Someone having 900 chariots was extremely powerful. Israel had none so it is no wonder that the people were helpless to defend themselves and forced to pay tribute to Jabin the Canaanite ruler.
As for Deborah herself, she is described in 4:4 as a prophetess, a wife, and the leader of Israel who held court under the Palm of Deborah between Ramah and Bethel. First, she is called a prophetess. A prophet was primarily one who declared God’s message to the people. A priest represented the people to God and a prophet represented God to the people. Being a prophet did not necessarily mean one foretold the future although some did. Too many today assume that prophecy and prophet are synonymous. Foretelling the future was not a required part of a prophet’s ministry and was in fact a distant second to the ministry of declaring God’s message to the people.
Secondly, Deborah is described as a judge. The function of a judge in those days was to sit in court and make decisions on issues in which the parties who came to her could not agree. They were largely domestic or business-related issues along with those related to property and things like that, although most anything could come up. A good judge had a combination of knowledge of God’s law on any issues that fell under that such as the inheritance laws and just plain common sense for matters that someone need help understanding. Much of what a judge did would fall today under the category of counseling or what would go to a small claims court. It undoubtedly was in this capacity that Deborah became so concerned about the oppression of the people, although as a godly woman called of God to declare His truth she certainly would have known not only of the oppression but the sin that had caused it.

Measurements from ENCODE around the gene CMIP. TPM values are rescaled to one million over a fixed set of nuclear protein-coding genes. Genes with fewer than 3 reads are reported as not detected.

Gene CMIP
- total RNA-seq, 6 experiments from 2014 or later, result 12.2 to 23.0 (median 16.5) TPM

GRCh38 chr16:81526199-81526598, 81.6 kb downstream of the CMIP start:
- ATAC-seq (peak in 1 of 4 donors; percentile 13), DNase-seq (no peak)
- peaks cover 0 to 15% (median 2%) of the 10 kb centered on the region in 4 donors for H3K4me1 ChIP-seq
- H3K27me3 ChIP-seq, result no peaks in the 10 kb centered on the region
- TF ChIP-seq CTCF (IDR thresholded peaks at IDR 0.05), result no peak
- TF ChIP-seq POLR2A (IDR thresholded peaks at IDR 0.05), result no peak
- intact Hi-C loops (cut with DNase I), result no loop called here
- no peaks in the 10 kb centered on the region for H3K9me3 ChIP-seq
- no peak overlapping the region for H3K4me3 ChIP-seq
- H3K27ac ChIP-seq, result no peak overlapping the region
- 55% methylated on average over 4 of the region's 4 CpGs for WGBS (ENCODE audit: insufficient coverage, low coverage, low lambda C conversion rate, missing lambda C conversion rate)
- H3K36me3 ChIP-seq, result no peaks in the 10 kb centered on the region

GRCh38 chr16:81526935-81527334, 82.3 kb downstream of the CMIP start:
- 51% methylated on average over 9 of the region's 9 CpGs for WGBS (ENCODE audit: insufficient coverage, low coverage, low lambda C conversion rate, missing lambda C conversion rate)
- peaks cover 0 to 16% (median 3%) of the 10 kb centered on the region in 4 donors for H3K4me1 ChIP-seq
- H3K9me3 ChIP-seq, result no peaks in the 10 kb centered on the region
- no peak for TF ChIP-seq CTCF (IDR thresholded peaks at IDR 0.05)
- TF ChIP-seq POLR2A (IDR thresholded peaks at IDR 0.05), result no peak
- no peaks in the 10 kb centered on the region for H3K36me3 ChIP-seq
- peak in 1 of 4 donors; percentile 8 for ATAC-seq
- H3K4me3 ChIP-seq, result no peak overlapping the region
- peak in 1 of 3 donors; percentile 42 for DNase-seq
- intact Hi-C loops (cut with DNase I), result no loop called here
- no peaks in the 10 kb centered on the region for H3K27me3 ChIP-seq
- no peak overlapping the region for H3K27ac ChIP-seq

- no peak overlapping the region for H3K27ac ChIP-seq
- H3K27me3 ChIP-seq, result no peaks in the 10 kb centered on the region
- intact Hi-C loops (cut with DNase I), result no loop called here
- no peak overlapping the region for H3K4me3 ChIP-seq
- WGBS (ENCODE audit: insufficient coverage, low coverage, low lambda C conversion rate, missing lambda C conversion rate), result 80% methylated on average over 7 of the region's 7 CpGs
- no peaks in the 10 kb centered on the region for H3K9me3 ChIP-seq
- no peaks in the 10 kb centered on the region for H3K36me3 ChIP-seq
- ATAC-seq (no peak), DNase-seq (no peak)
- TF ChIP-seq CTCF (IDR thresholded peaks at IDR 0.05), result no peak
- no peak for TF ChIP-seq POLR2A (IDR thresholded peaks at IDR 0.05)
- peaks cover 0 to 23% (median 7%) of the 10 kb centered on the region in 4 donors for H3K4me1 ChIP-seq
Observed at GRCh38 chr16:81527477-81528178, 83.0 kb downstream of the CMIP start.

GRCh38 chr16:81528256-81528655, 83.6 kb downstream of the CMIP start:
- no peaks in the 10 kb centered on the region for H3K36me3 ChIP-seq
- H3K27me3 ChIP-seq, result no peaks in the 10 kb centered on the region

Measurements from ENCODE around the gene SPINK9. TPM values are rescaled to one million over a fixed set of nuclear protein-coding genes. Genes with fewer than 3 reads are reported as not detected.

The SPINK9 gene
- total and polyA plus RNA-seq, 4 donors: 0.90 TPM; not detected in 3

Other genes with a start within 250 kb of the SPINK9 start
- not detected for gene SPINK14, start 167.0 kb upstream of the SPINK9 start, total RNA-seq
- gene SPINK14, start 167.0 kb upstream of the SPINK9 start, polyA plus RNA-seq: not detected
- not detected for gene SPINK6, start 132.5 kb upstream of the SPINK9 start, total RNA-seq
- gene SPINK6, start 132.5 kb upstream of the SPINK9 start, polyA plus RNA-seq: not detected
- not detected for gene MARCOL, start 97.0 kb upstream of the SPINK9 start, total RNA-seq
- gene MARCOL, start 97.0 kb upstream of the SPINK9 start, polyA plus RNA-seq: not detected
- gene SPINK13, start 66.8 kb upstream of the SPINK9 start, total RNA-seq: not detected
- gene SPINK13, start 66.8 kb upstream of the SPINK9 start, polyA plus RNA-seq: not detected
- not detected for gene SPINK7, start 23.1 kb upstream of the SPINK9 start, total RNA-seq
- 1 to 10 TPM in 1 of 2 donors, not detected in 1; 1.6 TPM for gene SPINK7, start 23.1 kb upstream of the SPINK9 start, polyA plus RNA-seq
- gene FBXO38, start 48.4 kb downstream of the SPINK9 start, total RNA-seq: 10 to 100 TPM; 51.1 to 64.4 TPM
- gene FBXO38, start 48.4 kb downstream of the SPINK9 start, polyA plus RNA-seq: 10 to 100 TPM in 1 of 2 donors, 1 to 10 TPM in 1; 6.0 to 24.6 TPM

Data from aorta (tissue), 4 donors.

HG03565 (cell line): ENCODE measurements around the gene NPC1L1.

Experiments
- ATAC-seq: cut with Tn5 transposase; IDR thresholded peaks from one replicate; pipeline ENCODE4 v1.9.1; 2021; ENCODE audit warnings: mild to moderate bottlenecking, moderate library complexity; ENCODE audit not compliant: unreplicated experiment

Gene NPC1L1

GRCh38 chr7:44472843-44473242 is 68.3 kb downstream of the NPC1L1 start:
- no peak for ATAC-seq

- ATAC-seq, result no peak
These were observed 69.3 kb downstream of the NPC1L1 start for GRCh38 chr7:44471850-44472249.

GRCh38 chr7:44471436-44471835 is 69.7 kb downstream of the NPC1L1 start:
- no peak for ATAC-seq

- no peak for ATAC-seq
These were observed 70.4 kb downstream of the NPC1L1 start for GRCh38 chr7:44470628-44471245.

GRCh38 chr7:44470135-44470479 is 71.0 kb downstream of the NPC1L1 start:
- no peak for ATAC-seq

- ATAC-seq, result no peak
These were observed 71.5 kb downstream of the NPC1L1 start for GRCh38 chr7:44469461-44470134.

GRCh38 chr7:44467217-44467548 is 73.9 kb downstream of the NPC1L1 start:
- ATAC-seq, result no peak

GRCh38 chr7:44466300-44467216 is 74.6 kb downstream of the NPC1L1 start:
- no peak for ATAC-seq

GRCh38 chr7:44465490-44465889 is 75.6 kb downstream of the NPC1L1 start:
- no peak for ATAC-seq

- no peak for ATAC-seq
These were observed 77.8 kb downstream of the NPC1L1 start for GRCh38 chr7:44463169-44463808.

Finally, Deborah was a housewife. This is an important issue since it is mentioned not only in Judges 4:4 but in 5:7 as a mother in Israel. This designation is intended to show that she is a wife and mother and therefore part of the community. It is important to note that in general she was an ordinary person through whom God worked. This whole story is about ordinary people, even one who was afraid to trust God, and how God used them to bring down one who thought he was mighty and untouchable. Read I Corinthians 1:27.